For instance, Zhou Baocai, 80, an “intangible cultural heritage” master of the traditional paper-cutting skill of local Fengcheng Town, publicized his dream on the market to have a large-size bespoke table to finish a masterpiece, the paper-cutting copy of the “Along the River During Qingming Festival,” a famous panoramic scroll dating from the 11th or 12th century.
A furniture store boss soon claimed his dream and promised to made a long wooden table for Zhou. “I’m willing to help master Zhou to complete the masterwork to promote the traditional local skill that is at risk of being vanished, as well as the traditional Chinese culture,” the helper said on Sunday.
To better promote the campaign, the district government established 130 Dream Stations across its towns and subdistricts in May. Residents can publicize their difficulties or help others at the stations throughout the year, said Zhuang Mudi, the Party secretary of Fengxian. Over 1,000 helping projects have been collected at the stations, mainly on employment, agricultural problems, poverty reduction and cultural development.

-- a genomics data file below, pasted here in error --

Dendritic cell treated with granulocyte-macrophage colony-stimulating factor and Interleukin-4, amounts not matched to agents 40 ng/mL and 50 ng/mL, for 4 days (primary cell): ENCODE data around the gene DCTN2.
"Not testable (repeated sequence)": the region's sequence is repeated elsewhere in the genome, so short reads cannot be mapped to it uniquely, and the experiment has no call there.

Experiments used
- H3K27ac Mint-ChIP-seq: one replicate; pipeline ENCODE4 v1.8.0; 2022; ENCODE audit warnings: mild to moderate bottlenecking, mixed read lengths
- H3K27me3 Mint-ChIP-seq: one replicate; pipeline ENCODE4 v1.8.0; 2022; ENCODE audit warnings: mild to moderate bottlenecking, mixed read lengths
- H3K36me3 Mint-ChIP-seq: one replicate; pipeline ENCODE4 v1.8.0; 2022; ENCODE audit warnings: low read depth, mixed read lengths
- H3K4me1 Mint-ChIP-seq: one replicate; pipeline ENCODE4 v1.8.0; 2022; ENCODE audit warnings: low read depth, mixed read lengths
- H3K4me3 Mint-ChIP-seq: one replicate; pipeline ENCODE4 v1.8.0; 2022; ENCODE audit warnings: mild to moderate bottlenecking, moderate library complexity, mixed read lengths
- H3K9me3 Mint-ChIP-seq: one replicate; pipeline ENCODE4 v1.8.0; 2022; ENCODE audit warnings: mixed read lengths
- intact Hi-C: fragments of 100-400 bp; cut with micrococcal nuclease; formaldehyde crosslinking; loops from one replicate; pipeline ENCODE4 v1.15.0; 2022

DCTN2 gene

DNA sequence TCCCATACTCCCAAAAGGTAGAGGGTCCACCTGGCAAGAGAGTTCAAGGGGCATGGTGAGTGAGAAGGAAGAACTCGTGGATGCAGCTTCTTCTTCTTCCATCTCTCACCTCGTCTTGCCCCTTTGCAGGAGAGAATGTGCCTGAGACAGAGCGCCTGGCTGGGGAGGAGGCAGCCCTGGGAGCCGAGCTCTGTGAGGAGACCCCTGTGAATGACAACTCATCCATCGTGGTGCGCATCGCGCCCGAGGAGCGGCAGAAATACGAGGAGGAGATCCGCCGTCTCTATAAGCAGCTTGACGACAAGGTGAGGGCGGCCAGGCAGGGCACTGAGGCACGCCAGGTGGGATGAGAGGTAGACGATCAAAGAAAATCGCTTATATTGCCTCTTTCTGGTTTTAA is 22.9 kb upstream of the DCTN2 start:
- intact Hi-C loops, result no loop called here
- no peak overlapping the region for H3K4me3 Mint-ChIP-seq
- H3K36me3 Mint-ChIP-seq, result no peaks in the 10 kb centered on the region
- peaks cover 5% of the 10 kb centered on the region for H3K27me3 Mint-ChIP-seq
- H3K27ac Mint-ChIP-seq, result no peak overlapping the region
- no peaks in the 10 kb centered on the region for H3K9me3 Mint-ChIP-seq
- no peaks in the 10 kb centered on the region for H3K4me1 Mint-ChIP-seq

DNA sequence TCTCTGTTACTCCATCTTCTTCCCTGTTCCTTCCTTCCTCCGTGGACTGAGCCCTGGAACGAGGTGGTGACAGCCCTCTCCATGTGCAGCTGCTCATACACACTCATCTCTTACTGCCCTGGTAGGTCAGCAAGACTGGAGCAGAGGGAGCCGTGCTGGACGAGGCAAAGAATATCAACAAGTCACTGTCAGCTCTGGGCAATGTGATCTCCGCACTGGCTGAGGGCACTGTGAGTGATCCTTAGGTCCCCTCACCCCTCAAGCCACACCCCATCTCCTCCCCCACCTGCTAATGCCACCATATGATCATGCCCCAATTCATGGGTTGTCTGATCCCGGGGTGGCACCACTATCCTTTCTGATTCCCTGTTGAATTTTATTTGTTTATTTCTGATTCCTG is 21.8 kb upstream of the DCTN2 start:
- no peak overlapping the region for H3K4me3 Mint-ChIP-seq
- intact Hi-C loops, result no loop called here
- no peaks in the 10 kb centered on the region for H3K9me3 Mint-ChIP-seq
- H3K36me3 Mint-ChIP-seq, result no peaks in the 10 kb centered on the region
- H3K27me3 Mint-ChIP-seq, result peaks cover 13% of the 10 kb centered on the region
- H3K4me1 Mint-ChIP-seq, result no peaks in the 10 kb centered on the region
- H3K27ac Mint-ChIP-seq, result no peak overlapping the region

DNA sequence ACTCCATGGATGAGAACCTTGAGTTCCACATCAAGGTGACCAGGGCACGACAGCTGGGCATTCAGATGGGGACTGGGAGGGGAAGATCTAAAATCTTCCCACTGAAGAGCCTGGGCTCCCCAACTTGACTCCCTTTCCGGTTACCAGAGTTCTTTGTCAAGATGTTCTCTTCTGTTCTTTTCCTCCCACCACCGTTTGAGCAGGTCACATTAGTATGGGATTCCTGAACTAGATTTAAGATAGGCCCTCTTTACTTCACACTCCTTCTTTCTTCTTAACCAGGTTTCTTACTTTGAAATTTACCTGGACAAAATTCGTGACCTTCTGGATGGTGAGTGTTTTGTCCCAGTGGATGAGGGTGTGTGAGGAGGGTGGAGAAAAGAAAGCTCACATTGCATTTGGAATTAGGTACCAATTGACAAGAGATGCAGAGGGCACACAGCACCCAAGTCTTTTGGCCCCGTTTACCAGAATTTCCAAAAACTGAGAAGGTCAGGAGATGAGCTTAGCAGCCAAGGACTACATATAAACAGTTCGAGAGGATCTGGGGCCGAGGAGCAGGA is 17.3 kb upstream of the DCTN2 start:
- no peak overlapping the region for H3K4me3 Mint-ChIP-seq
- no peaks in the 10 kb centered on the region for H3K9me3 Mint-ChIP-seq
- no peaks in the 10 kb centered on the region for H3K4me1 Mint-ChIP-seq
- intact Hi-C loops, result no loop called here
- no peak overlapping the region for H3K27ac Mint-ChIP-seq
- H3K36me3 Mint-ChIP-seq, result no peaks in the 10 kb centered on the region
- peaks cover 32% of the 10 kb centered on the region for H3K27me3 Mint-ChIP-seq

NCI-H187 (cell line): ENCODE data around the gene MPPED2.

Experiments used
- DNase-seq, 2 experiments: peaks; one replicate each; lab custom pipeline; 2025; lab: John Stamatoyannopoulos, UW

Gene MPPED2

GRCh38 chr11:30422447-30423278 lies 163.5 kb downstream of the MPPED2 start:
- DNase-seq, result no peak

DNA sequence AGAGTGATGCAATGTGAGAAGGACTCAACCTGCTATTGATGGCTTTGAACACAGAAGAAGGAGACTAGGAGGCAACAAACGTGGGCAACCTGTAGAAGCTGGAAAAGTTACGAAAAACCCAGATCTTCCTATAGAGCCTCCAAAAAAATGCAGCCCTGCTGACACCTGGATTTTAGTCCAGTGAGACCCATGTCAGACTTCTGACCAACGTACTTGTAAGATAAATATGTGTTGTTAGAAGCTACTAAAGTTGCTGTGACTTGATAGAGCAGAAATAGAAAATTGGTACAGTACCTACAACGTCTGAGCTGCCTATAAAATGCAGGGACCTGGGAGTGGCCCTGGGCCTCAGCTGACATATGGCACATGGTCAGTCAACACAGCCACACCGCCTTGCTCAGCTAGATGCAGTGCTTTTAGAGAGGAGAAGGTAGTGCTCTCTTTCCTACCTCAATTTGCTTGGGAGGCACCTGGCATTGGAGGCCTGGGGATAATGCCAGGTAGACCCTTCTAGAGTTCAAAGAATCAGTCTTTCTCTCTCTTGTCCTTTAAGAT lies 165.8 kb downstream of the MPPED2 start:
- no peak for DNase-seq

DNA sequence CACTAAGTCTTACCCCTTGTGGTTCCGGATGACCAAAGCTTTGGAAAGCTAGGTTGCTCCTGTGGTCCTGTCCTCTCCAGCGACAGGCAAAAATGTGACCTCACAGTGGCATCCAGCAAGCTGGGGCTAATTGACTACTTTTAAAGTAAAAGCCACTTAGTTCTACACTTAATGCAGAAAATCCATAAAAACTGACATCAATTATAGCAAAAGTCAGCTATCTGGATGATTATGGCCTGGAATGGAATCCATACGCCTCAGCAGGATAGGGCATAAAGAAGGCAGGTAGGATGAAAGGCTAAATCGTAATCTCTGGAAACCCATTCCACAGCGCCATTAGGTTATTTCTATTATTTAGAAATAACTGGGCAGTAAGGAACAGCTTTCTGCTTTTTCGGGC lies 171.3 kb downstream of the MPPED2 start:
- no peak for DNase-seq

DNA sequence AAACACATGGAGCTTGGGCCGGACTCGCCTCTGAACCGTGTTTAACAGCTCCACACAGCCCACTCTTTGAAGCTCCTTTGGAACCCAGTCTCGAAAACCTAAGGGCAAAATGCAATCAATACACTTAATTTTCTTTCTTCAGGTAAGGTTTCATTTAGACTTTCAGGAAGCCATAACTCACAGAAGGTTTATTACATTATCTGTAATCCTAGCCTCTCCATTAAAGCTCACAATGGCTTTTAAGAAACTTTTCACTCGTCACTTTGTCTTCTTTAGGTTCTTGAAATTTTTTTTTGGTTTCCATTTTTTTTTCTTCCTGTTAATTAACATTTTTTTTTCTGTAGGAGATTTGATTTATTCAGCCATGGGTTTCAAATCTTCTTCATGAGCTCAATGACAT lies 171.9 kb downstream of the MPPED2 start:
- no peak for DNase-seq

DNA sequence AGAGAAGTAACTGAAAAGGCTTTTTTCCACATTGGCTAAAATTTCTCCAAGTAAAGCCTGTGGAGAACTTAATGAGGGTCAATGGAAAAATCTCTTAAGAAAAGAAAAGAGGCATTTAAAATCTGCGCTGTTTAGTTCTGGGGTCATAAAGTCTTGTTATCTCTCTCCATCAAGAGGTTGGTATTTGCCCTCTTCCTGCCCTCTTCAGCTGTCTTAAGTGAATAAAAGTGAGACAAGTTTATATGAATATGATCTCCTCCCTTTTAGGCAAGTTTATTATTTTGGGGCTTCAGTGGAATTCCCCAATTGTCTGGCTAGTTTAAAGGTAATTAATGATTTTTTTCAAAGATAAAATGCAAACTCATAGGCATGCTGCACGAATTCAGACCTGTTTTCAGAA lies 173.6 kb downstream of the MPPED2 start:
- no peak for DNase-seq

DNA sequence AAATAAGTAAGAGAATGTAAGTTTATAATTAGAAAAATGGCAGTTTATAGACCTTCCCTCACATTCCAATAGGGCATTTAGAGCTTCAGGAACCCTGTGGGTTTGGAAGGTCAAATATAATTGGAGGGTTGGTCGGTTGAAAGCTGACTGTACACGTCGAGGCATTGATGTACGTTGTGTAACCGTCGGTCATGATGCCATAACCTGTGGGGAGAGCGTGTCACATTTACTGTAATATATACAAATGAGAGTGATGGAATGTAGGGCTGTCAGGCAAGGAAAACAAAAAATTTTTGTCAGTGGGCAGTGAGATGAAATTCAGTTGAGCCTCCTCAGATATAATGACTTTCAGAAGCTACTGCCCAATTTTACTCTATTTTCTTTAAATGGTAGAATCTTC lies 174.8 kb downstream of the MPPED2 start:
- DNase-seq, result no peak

A minority of Americans believe that many Muslims in the U.S. are not “American” enough, according to a new study by the Democracy Fund Voter Study Group
They also see little difference between Muslims from other countries and Muslim Americans, “suggesting that ‘Americanness’ alone does not lead to more positive views,” the study of 5,000 respondants found.
Further, nearly 20 percent of those sur-veyed would deny Muslims who are U.S. citizens the right to vote and many would support a temporary ban on Muslims enter-ing the country, according to the study by the Democracy Fund Voter Study Group.
Perceptions split dramatically down party lines, with Democrats believing that more than two-thirds of Muslims wanted to fit in, while Republicans believed only 36 percent did.
Overall, respondents believed only 51 percent of Muslim Americans respect American ideals and laws, and only 56 per-cent want to fit in. While the survey found major partisan lines in how people responded, Republicans and Democrats agreed on three perceptions: Muslims tend to be religious, have outdated views of women and outdated views of gay people.
Muslims were ranked the lowest of any demographic group – just behind feminists, with a score of 48 on a favorability scale in which respondents rated various demo-graphic groups on a scale of 0 to 100.
The perceptions among non-Muslims were inconsistent with how Muslims view themselves, with a large portion saying they consider themselves patriotic. “While these are disturbing perceptions, the survey itself shows that they are not a reflection of reality in that American